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Jeff Potts

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Jeff Potts last won the day on December 21 2019

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  1. You know, in accordance with this thread, I have a piece of useless information stuck in my brain from my college days. I did a report on Jack the Ripper, and one of the subjects I investigated was if any of his victims could have been under anesthesia when he was doing his business. Anesthesia was actually developed in the 1830s or the 1850s, Ether being the substance they used. It wasn't generally used during the Civil War, at least on the battlefield, given that it was a very exacting process (you can kill someone with Ether), and because they were lopping off limbs at a lightning pace, there was no time to apply the anesthesia. In a remote setting, anesthesia probably wouldn't have been used. This was more of a surgeon's trick, and not a general practitioner. In the cities, however, it probably would have been in use in places like major hospitals.
  2. I know that. But the paragraphs in question are redundant, and overkill as it relates to the character.
  3. Nah. I've been asking around with people in comics, many of whom self-publish. I'm gathering a list of reputable places to target. The only thing I really have to shell out big money for is editing, artwork, and marketing.
  4. Sorry for the rant. 😃 I get "triggered" for days after I see those agent "wish lists."
  5. I might point out that two of them were self-published, then picked up at a later time. The question I keep asking myself is: why am I bothering to get an agent? If I go that route, it could be another 2 years before my manuscript is published. And there are SO many strikes against my book when it comes to traditional publishing, I don't foresee it being picked up at all. I might get lucky and have a religions imprint take it, but I doubt it. I'm not waiting 10 years, and 100 rejection before I get this thing published, especially when I have the means to fund it myself. I know I have something when my wife is all in for the costs of self-publishing. She's a reader. She works in the school library. She knows what gets published. She does the bills. She's read the book. She's not going to lay out hundreds, if not potentially thousands, of dollars for something she knows is a dog. But I can't put that in a query letter, or a submission.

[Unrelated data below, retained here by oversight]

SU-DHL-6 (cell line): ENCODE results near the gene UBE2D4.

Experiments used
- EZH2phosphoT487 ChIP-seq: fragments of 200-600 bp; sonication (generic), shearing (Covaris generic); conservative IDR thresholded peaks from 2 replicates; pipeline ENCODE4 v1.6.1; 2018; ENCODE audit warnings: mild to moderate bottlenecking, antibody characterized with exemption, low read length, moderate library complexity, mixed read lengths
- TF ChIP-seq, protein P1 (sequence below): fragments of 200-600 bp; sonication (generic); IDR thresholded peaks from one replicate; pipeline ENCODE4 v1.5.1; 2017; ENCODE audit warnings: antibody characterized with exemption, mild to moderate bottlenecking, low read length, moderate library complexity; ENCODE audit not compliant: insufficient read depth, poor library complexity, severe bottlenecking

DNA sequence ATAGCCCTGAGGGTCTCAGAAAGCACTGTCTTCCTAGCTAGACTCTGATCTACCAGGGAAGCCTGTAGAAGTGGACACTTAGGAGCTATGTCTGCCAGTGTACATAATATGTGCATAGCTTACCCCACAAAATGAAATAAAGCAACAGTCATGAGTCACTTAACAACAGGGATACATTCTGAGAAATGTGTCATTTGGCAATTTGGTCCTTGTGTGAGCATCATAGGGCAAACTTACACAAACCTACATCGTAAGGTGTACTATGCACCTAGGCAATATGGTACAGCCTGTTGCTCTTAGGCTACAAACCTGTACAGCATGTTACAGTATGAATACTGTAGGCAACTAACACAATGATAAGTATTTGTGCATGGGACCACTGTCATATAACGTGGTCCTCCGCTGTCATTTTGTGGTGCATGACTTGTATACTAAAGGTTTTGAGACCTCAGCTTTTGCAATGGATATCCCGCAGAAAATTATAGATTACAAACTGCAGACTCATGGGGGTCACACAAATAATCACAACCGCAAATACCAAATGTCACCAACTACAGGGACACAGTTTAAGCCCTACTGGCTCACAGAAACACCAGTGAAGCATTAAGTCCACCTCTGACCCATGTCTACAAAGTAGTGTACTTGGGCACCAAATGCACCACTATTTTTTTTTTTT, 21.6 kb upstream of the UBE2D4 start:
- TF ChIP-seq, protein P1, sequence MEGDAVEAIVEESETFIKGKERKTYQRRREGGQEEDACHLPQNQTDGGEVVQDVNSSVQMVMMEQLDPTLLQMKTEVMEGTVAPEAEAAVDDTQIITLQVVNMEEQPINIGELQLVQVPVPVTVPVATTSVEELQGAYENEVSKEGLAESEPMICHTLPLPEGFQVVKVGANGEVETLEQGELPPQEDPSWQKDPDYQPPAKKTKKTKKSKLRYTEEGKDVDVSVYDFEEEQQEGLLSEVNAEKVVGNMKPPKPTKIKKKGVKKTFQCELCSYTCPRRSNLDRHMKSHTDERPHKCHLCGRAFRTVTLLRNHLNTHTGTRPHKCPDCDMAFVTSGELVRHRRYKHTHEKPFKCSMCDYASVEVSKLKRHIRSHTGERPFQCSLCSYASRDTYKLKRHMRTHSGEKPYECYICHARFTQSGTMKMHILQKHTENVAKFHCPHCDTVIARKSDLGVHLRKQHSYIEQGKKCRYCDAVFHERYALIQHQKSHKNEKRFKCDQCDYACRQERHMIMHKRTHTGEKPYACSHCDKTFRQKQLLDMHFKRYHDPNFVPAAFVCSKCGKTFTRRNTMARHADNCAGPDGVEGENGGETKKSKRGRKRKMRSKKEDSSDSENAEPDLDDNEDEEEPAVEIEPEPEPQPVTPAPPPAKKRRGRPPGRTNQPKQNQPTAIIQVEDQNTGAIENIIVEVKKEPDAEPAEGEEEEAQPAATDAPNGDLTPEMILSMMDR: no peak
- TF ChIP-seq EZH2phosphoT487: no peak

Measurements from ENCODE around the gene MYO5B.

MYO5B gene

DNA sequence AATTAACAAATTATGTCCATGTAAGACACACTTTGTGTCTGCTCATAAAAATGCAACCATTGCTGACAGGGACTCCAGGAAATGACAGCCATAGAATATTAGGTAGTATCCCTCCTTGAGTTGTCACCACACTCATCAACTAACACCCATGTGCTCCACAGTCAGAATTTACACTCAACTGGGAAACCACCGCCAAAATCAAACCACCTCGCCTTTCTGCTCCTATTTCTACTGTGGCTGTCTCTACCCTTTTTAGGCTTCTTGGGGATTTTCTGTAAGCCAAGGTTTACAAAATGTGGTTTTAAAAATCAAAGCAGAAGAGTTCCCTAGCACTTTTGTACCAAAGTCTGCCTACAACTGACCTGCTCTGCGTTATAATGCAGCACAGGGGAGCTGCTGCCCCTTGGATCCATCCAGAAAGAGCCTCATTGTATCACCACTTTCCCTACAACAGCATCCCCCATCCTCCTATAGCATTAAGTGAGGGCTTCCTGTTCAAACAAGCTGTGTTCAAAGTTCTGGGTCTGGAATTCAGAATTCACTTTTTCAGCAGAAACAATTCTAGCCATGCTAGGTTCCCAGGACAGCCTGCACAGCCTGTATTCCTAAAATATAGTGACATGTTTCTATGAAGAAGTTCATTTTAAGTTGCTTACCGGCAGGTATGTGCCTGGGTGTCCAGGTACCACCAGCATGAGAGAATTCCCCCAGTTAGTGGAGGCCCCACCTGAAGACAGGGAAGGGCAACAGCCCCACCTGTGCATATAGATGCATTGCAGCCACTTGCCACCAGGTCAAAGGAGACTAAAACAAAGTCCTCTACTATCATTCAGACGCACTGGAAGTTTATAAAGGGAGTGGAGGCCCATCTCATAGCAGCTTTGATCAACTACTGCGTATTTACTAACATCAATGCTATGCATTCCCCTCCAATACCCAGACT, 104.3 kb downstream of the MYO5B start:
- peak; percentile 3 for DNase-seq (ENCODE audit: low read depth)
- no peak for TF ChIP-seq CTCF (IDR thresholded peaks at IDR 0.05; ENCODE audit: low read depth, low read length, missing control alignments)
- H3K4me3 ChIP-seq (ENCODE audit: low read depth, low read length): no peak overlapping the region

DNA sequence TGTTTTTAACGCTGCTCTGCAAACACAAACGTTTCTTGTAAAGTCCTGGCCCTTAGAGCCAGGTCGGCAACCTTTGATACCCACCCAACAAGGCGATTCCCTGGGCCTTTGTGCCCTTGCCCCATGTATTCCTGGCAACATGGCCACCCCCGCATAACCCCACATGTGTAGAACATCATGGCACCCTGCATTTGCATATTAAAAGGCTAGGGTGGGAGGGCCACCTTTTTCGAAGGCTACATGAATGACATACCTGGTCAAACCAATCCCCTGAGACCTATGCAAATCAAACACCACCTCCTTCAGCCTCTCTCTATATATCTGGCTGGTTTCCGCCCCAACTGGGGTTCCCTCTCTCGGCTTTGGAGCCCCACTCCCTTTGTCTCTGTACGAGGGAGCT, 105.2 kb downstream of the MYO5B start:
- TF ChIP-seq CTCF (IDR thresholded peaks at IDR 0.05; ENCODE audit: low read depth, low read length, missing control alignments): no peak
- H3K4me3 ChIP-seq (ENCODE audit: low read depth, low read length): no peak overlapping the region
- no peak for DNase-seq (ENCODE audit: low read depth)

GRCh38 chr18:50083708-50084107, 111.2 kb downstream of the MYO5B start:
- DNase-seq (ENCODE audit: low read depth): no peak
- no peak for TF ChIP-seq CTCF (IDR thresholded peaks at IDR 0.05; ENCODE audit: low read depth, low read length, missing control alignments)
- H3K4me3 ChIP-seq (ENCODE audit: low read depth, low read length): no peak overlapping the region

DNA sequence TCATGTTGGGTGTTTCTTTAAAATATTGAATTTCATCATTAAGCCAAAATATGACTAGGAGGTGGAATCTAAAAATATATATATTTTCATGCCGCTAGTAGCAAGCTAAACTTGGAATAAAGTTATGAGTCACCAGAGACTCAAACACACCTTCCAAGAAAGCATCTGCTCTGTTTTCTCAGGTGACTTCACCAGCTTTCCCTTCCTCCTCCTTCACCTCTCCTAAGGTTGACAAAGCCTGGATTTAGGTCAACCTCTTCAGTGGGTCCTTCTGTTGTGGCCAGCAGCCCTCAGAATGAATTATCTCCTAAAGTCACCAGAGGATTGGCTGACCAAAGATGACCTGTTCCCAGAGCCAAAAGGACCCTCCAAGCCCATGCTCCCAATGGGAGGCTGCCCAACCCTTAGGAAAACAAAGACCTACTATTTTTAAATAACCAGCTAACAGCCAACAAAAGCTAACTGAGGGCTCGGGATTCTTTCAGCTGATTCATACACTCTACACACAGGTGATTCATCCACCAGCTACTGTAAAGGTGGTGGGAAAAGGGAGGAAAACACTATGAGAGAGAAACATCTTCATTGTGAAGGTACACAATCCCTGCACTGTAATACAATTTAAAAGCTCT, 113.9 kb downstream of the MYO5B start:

6. As a guy who deals with non-compete clauses all of the time, any vague or indefinite NDNC clauses will literally be thrown out. Just because you sign a contract, doesn't mean you can't make a living off of your own work.
  7. No. I've been through several surgeries. It's different than sleep. With sleep, you can kind of feel an "out time," where you can sort of remember a space of time that you were sleeping, even if you don't dream. But surgery? You're out, and then you're awake (and in pain). Like the snap of a finger. The latter is quicker and more abrupt than the former.